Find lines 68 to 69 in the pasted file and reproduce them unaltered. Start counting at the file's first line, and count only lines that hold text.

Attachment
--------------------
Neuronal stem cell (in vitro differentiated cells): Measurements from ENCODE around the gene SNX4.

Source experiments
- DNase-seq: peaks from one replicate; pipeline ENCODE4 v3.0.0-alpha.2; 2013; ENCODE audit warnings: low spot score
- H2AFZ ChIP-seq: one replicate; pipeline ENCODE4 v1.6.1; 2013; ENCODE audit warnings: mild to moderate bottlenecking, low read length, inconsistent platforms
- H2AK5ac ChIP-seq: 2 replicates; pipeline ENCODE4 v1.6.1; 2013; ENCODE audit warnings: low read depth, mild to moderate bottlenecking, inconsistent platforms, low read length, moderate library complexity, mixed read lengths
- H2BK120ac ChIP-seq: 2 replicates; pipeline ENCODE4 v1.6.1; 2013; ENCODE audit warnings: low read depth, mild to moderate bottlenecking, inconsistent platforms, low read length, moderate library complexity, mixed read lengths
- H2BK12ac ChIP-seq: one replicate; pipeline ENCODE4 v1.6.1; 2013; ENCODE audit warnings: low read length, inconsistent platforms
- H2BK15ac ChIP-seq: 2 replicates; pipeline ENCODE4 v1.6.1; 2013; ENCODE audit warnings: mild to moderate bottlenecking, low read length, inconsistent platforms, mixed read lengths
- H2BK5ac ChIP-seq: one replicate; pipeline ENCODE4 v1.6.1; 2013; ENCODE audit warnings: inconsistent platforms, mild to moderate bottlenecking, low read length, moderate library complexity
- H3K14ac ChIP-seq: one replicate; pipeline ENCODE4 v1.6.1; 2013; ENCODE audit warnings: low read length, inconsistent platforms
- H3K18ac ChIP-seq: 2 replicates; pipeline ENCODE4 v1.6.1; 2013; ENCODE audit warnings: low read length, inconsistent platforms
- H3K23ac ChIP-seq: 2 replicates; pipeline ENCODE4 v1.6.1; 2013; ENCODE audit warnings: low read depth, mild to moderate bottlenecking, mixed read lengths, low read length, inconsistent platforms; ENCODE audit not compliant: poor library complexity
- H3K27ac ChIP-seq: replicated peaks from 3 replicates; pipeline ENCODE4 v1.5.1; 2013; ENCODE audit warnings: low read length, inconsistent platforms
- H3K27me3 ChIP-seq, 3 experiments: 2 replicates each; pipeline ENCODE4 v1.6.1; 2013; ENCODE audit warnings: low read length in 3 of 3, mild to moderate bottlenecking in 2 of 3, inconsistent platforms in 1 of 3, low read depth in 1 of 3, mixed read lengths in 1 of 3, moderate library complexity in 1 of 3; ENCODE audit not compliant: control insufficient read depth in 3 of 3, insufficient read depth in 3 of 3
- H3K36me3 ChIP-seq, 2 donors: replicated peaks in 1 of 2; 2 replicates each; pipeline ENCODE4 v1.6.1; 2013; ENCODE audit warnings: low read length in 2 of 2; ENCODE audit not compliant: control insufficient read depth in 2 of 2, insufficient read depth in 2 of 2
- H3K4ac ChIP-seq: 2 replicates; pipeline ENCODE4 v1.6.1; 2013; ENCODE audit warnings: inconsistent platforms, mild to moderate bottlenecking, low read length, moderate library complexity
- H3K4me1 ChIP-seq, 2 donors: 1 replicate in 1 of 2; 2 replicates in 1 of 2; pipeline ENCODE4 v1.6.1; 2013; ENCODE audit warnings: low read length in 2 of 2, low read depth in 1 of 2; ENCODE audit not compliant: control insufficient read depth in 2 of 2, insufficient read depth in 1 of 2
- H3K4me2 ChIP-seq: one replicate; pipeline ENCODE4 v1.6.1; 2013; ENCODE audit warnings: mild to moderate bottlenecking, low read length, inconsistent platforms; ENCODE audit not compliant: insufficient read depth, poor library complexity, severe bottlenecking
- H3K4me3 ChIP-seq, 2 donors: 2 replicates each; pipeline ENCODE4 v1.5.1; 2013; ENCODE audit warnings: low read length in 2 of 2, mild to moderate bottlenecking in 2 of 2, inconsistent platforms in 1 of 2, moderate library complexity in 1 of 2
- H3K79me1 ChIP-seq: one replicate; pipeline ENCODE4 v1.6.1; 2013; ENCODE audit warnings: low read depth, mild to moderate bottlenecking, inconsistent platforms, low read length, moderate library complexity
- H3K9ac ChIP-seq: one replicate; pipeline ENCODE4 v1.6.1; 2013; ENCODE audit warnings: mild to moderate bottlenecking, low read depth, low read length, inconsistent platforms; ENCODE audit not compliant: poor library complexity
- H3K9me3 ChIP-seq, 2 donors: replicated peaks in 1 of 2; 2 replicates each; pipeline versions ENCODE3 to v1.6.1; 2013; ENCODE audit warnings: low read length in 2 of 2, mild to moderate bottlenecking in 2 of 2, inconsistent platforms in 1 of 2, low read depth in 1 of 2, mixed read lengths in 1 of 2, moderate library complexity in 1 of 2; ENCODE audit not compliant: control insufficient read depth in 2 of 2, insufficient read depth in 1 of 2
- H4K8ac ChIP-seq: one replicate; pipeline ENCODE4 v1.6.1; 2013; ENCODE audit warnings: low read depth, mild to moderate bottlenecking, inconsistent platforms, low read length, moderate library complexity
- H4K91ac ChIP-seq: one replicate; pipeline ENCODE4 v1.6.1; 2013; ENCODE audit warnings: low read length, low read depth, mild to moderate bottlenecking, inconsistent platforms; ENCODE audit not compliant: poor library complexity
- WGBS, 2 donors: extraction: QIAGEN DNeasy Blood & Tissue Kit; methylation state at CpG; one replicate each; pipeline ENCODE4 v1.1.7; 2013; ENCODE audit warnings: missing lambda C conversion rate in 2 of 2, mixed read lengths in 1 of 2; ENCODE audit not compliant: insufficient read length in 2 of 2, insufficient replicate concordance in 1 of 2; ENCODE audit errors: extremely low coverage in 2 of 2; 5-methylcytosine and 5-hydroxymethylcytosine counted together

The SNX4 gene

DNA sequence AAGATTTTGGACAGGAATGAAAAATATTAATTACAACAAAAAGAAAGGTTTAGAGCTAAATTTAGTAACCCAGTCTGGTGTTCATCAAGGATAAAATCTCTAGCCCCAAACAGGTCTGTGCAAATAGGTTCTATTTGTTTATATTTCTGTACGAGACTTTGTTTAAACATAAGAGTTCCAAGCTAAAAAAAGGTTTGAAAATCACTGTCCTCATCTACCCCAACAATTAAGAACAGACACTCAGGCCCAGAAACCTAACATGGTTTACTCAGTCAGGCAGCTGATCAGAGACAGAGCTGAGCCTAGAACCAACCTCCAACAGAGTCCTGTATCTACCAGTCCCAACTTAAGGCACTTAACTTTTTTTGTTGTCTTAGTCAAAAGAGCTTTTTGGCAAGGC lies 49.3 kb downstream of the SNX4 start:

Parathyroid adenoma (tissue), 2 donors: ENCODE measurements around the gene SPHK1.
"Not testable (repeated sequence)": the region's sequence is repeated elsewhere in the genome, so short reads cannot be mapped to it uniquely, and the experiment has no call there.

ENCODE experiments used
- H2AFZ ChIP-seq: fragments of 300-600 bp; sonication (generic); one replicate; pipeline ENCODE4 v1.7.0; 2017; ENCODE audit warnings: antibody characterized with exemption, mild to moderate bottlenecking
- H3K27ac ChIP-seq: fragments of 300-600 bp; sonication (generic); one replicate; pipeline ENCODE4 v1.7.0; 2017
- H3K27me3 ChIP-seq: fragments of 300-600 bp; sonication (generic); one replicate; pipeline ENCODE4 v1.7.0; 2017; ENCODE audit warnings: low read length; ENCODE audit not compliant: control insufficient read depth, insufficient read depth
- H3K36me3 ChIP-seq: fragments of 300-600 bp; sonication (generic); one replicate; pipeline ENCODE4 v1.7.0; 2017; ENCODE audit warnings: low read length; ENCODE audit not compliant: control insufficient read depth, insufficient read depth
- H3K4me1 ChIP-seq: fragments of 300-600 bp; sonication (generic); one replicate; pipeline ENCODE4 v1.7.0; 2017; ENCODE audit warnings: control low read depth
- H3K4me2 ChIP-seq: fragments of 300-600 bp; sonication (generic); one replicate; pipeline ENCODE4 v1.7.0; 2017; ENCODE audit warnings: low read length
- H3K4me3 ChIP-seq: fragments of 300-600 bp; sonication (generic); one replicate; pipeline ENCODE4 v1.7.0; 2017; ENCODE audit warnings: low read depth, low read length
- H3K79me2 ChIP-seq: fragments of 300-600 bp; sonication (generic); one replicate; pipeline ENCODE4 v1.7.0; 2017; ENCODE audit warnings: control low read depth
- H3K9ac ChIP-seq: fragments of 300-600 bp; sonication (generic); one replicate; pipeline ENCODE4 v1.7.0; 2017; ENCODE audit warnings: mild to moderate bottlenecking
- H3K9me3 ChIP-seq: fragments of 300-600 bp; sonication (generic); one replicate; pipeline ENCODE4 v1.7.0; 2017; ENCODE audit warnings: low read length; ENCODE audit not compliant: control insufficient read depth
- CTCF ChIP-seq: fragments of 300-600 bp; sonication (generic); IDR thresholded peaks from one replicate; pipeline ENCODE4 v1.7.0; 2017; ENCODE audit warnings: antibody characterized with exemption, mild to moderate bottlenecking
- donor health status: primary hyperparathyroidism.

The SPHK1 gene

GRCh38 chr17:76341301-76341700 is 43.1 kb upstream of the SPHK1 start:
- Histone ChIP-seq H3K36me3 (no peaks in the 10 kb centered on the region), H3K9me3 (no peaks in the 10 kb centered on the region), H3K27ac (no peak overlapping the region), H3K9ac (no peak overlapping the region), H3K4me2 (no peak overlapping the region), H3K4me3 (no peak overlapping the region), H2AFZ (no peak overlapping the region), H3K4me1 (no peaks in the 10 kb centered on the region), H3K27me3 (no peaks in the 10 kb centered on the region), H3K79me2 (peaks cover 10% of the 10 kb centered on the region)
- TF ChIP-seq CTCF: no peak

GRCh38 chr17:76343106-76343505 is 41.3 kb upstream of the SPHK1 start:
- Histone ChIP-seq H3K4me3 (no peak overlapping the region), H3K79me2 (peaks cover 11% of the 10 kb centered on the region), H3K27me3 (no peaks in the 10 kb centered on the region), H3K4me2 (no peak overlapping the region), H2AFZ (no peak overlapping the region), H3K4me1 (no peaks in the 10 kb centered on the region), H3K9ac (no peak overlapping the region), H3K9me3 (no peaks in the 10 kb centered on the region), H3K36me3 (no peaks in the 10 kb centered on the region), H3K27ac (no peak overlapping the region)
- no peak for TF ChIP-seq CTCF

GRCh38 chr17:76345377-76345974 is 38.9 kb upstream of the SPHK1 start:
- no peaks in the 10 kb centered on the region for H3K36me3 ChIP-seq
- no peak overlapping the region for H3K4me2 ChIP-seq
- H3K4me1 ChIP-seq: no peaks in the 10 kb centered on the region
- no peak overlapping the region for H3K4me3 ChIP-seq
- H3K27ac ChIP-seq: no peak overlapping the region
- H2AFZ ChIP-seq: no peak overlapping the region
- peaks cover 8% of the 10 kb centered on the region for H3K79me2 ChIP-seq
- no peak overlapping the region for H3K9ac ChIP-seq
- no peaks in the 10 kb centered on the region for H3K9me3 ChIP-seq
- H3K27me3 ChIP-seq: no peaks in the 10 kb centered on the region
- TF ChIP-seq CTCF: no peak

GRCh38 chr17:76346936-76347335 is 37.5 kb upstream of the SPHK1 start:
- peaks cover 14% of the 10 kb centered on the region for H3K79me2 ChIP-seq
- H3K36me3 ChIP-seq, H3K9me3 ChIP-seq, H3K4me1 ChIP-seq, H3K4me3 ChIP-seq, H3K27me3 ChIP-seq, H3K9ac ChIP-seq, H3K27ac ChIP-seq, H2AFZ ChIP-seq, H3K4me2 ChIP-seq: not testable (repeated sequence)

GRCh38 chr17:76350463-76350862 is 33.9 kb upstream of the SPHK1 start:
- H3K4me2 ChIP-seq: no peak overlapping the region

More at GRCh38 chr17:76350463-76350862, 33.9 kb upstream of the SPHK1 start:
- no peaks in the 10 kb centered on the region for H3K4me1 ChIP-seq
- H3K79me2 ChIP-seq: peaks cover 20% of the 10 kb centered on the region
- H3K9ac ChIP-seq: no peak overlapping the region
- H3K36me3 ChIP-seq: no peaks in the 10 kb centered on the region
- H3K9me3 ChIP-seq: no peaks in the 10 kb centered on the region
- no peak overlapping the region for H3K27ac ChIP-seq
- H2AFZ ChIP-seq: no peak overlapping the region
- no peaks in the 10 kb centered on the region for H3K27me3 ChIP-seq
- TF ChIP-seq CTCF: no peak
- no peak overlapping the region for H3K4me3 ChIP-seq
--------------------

- no peaks in the 10 kb centered on the region for H3K4me1 ChIP-seq
- H3K79me2 ChIP-seq: peaks cover 20% of the 10 kb centered on the region